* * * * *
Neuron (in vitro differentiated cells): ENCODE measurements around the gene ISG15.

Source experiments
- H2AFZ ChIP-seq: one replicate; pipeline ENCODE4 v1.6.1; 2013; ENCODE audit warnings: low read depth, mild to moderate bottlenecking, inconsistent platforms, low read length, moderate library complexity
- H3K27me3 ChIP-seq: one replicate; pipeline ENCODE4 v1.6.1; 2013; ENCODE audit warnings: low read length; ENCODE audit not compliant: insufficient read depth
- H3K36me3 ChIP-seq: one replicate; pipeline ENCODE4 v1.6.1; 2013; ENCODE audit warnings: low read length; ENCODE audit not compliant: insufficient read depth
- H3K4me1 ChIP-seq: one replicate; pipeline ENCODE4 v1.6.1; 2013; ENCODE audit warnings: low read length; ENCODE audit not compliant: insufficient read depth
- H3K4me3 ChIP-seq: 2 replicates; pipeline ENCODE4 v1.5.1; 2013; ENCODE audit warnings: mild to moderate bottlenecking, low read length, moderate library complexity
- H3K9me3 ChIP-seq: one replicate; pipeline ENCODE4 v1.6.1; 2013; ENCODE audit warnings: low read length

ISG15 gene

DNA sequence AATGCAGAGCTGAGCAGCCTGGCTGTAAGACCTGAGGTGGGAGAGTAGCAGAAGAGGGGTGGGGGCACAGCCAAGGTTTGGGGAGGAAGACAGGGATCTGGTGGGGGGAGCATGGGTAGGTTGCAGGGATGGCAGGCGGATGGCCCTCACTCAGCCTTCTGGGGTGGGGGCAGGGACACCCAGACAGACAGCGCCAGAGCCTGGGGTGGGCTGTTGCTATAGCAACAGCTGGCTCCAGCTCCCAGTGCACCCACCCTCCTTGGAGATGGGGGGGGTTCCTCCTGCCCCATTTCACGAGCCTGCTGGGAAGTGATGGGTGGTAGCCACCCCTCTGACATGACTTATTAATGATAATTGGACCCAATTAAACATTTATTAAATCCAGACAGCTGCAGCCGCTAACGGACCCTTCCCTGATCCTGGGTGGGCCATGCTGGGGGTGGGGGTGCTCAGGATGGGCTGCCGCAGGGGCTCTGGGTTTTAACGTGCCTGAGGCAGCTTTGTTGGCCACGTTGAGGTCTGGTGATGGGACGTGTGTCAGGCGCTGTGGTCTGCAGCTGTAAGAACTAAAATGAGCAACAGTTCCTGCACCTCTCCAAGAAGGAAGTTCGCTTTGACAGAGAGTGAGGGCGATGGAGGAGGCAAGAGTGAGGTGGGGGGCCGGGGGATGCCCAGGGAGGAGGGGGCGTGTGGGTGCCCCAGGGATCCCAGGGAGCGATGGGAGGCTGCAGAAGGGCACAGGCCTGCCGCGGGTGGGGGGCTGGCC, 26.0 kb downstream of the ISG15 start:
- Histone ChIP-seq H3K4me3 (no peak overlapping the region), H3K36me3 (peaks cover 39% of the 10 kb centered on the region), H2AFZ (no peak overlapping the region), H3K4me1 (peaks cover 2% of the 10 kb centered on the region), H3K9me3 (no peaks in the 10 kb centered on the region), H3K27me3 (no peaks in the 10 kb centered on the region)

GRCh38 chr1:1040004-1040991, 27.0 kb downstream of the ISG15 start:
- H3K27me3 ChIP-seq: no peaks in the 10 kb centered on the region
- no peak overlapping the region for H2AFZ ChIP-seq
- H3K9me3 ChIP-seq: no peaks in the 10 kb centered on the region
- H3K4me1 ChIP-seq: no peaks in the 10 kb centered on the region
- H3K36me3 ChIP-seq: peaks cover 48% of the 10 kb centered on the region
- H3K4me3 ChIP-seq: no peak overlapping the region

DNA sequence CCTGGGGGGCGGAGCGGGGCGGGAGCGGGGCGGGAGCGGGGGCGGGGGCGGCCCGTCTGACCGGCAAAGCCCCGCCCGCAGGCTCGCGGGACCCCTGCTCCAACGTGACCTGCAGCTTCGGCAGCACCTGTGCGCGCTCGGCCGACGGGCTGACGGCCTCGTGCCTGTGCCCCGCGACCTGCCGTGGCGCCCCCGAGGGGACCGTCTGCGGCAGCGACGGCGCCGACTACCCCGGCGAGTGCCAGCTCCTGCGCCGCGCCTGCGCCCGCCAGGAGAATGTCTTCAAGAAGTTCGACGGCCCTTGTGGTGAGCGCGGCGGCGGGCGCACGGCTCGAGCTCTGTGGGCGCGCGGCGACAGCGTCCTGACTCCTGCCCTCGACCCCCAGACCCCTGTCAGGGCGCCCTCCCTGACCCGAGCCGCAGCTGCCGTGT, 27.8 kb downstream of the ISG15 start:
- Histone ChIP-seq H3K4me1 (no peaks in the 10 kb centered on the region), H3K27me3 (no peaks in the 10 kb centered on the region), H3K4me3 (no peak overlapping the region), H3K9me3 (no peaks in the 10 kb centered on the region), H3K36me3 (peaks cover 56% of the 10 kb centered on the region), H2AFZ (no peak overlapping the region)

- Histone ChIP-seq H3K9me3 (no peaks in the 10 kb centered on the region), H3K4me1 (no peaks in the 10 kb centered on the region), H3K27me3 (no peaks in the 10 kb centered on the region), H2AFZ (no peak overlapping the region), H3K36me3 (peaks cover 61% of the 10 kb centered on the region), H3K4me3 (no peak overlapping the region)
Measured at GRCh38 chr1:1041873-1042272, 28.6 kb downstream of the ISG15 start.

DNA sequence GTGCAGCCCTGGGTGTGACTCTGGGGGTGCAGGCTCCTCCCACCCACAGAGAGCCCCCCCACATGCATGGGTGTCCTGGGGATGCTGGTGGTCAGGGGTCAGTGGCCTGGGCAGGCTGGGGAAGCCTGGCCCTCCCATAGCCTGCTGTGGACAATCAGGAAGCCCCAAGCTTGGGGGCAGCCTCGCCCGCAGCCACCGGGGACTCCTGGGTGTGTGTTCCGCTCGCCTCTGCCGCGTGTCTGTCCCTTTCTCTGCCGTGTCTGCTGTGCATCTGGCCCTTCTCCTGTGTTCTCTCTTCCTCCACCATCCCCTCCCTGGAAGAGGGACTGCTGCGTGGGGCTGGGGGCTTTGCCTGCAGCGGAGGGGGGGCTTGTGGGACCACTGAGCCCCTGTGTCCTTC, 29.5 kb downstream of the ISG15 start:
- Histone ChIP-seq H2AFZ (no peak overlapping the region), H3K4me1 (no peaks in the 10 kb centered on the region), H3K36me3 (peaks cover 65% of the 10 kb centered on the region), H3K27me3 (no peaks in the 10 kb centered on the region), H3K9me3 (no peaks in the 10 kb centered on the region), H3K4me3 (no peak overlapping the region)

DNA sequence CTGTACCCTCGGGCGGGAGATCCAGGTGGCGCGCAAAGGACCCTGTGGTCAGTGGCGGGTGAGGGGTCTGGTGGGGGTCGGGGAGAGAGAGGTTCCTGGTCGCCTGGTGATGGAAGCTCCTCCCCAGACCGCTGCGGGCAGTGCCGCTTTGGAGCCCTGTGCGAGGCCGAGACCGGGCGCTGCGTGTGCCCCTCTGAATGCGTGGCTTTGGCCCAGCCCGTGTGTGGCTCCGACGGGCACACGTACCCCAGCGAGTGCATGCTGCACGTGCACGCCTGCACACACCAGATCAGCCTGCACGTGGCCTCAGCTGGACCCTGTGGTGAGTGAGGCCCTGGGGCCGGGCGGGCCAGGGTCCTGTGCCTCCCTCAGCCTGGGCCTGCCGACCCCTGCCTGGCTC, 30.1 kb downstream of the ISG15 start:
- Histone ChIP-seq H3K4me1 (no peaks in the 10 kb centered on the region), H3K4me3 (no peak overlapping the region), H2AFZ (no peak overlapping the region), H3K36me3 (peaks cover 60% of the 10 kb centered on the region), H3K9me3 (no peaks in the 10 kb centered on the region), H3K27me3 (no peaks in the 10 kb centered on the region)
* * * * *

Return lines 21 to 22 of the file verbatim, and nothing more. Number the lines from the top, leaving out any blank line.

- Histone ChIP-seq H3K9me3 (no peaks in the 10 kb centered on the region), H3K4me1 (no peaks in the 10 kb centered on the region), H3K27me3 (no peaks in the 10 kb centered on the region), H2AFZ (no peak overlapping the region), H3K36me3 (peaks cover 61% of the 10 kb centered on the region), H3K4me3 (no peak overlapping the region)
Measured at GRCh38 chr1:1041873-1042272, 28.6 kb downstream of the ISG15 start.